As you’re researching, you’ll encounter a variety of different source types that all may be useful for your project. Here are a few source types and some ways in which they can be helpful:
Scholarly Article – These are research articles written by experts who work in and study a specific field. The articles have also undergone peer-review, which means that other experts read the article and suggest changes that should be made before it was published. These articles usually look at a topic in-depth, feature original research, and may include an argument for a specific interpretation, course of action, or treatment.
Encyclopedia Entry – Encyclopedia entries are a great place to start for a lot of topics! These sources provide basic factual information on a topic and introduce you to key concepts and other relevant information.
Newspaper Article – Newspaper articles are great sources for current events, as they provide up-to-date information on a topic. For older topics, newspapers can provide insight into what was going on and what people were discussing when an event occurred.
Books – Books are a great way to get in-depth information on a topic, as they are usually long and well researched. Rather than reading the whole book, it’s often more effective to focus on a chapter or two that is specifically relevant to your research topic.
Website – Websites can be great places to find information about organizations or groups. Just make sure you choose reliable sites and consider the source of information (see the “Web Sources” tab above for more info).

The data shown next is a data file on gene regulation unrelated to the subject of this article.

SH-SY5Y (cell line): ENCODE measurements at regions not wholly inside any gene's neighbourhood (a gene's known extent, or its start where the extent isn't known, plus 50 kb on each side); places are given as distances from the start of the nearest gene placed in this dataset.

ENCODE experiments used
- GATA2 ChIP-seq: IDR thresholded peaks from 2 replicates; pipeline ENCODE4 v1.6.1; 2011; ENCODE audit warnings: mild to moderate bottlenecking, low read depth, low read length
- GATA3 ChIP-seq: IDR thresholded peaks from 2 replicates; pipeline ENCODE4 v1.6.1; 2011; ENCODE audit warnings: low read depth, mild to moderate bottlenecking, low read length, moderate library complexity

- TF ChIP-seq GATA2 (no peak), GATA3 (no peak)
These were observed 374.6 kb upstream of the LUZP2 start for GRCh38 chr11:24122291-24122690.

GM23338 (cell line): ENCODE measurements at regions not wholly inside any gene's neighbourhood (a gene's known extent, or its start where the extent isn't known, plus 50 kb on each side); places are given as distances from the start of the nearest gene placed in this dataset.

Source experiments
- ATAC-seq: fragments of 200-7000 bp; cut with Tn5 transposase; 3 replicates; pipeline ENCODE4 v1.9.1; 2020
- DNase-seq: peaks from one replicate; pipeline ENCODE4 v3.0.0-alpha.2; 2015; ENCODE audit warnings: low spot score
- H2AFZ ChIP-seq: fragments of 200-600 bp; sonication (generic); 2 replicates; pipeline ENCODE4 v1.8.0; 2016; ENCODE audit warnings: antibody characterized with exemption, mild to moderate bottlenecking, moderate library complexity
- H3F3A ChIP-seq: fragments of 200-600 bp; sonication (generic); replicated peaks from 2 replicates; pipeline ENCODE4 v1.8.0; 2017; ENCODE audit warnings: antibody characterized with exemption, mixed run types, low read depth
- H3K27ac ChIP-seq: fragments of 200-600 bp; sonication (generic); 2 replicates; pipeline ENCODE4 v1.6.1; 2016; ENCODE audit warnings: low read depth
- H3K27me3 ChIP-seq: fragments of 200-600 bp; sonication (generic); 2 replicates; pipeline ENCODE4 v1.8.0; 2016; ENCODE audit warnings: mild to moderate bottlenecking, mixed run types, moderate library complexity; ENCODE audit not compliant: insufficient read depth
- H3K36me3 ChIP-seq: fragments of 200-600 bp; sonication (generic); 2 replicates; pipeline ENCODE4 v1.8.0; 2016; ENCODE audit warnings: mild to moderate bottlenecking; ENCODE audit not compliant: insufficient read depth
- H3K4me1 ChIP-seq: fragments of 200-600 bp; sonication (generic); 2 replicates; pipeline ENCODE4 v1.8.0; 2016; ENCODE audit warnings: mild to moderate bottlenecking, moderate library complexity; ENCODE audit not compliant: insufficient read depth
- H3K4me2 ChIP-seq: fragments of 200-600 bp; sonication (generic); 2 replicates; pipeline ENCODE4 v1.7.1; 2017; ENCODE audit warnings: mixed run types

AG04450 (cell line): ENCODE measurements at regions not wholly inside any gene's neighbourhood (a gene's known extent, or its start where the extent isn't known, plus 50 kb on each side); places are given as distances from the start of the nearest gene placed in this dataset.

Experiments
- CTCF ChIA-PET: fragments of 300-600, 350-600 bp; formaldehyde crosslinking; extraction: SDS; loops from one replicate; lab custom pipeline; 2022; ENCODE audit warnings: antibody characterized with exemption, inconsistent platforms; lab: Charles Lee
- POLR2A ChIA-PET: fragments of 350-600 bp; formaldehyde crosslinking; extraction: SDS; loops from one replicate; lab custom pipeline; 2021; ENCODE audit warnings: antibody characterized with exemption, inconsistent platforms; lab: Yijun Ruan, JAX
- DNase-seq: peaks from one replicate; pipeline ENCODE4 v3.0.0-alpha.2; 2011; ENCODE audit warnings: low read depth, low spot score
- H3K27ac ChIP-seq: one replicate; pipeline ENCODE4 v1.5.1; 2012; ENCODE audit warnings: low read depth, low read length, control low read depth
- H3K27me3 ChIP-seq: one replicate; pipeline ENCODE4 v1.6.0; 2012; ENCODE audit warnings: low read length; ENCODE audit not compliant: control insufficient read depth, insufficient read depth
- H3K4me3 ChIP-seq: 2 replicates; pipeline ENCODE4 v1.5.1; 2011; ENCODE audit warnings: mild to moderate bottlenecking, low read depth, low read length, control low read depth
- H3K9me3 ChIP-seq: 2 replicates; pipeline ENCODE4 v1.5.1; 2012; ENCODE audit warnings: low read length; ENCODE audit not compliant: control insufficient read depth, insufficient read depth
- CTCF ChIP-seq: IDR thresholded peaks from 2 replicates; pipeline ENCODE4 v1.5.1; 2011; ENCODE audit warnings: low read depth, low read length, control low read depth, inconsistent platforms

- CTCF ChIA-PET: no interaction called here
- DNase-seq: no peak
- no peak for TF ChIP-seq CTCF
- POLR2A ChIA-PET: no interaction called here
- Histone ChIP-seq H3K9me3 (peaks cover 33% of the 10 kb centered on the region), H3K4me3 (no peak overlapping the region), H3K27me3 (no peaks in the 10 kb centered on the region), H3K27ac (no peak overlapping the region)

Zotero is a free citation manager that you can use to keep track of and organize the sources you find while researching. It can also save the full-text of sources that you find in the library's databases, identify publication information, and create automatic citations for all of your sources at once.
To access our catalog and databases remotely, you'll need to log in with your library credentials. Enter your library account number, which should be on the back of your student ID, if you were issued one (look for a barcode labeled Mondor-Eagen Library and a 14-digit number beginning with "204640..."). Your library number may also be in your WebAMC account.
Your password will likely be your last name in all capital letters. If your last name is fewer than four letters, add letters from your first name.
Taylor Smith = SMITH
Justin Ore = JORE
Sarah Ng = SANG
If you have a hyphenated name, or have multiple names, use whichever comes last.
Colin Harris-Murray = MURRAY
Caroline Rivera Gomez = GOMEZ
If you have any difficulty logging in or using our online resources, email email@example.com.